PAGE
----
Schumer takes apparent swipe at Omar in AIPAC speech

Senate Minority Leader Charles SchumerChuck SchumerRussian bounties revive Trump-GOP foreign policy divide Public awareness campaigns will protect the public during COVID-19 Republicans fear backlash over Trump's threatened veto on Confederate names MORE (D-N.Y.) became the latest of several lawmakers to take an apparent swipe at Rep. Ilhan OmarIlhan OmarThe Hill's Campaign Report: Colorado, Utah primary results bring upsets, intrigue Progressive lawmakers call for conditions on Israel aid Black lives and the CBC: What happens to a dream deferred? MORE (D-Minn.) in a speech at a pro-Israel conference Monday, while calling for leaders to call out anti-Semitism. 

In his speech at the American Israel Public Affairs Committee’s (AIPAC) annual conference, Schumer drew a parallel between Omar’s remarks in February that she wanted “to talk about the political influence in this country that says it is OK for people to push for allegiance to a foreign country” and President TrumpDonald John TrumpTrump second-term plans remain a mystery to GOP Trump to hold outdoor rally in New Hampshire on Saturday Eighty-eight years of debt pieties MORE’s remarks following a neo-Nazi rally in Charlottesville, Va., in August 2017.

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"When someone says that being Jewish and supporting Israel means you’re not loyal to America, we must call it out. When someone looks at a neo-Nazi rally and sees some 'very fine people' among its company, we must call it out," Schumer said in his address, according to Fox News.

He also referenced as an example accusations that House Minority Leader Kevin McCarthyKevin Owen McCarthyOn The Money: Breaking down the June jobs report | The biggest threats facing the recovery | What will the next stimulus bill include? McCarthy to offer bill withholding funds from states that don't protect statues McCarthy calls on Pelosi to condemn 'mob violence' after toppling of St. Junipero Serra statue MORE's (R-Calif.) tweet suggesting George Soros was trying to buy an election was anti-Semitic.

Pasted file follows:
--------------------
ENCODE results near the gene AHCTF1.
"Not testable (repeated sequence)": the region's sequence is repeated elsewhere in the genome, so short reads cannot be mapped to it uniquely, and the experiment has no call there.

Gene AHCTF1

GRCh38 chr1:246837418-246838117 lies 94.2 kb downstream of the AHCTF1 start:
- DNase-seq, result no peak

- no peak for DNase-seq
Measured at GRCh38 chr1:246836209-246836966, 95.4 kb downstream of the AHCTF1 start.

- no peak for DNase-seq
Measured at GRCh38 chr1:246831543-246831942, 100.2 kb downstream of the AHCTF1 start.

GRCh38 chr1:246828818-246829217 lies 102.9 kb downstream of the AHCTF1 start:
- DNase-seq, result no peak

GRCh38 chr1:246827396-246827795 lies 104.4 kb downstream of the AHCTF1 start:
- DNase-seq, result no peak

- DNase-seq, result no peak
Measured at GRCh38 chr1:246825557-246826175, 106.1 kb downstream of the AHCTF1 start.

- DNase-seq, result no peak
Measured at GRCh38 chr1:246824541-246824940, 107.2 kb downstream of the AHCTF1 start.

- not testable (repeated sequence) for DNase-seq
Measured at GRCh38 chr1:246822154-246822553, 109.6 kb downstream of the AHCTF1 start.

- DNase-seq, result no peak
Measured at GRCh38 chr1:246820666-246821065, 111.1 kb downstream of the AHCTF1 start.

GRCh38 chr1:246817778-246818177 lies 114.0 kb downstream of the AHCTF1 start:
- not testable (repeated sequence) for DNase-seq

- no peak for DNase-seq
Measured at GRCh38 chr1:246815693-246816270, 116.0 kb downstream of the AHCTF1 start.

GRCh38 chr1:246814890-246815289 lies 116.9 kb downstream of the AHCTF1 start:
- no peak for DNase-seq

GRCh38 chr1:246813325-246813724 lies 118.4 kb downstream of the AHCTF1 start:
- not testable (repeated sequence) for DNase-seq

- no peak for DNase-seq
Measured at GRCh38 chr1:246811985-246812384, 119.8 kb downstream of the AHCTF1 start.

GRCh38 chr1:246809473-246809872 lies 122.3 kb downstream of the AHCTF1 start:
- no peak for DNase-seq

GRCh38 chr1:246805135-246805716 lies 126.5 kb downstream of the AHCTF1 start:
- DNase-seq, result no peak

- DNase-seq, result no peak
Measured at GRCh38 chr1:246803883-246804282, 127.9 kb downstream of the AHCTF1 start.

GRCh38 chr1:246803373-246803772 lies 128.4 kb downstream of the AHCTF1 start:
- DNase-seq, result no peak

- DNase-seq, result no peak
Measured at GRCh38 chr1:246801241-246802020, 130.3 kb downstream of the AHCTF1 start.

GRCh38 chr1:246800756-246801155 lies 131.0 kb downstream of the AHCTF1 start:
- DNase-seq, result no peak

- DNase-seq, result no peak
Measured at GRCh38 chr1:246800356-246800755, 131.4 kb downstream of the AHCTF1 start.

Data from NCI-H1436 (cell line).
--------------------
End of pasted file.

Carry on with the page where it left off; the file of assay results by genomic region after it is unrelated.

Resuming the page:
"When someone names only prominent Jews as trying to 'buy' or 'steal' our elections, we must call it out," Schumer said.

Schumer also alluded to an earlier controversy involving Omar, who said in a now-deleted tweet that politicians’ support of AIPAC was “all about the Benjamins.”

“When someone suggests that money drives support for Israel, we must call it out,” Schumer said. “You can be a Jew and care about Israel and it doesn’t make you any less of an American. You can be a Jew and lobby for Israel and it doesn’t make you any less of an American.”

Numerous other conference speakers from both parties have taken apparent shots at Omar without mentioning her by name. On Monday, Vice President Pence said “anyone who slanders those who support this historic alliance between the United States and Israel should never have a seat on the Foreign Affairs Committee of the United States House of Representatives,” referencing the committee to which Omar has been assigned.

Following Omar's controversial tweets, President Trump in February called on the freshman lawmaker to resign or be barred from serving on the committee.

House Majority Leader Steny HoyerSteny Hamilton HoyerHouse to vote on removing bust of Supreme Court justice who wrote Dred Scott ruling Black Caucus unveils next steps to combat racism Democrats expect Russian bounties to be addressed in defense bill MORE (D-Md.) at AIPAC also called out “charges of dual loyalty” in his remarks to the conference.

Schumer's comments came at the end of the day Monday, hours after Trump signed a proclamation officially granting U.S. recognition of Israel’s claim over the Golan Heights, reversing decades of American policy regarding the disputed territory between Israel and Syria.

-Updated 1 p.m.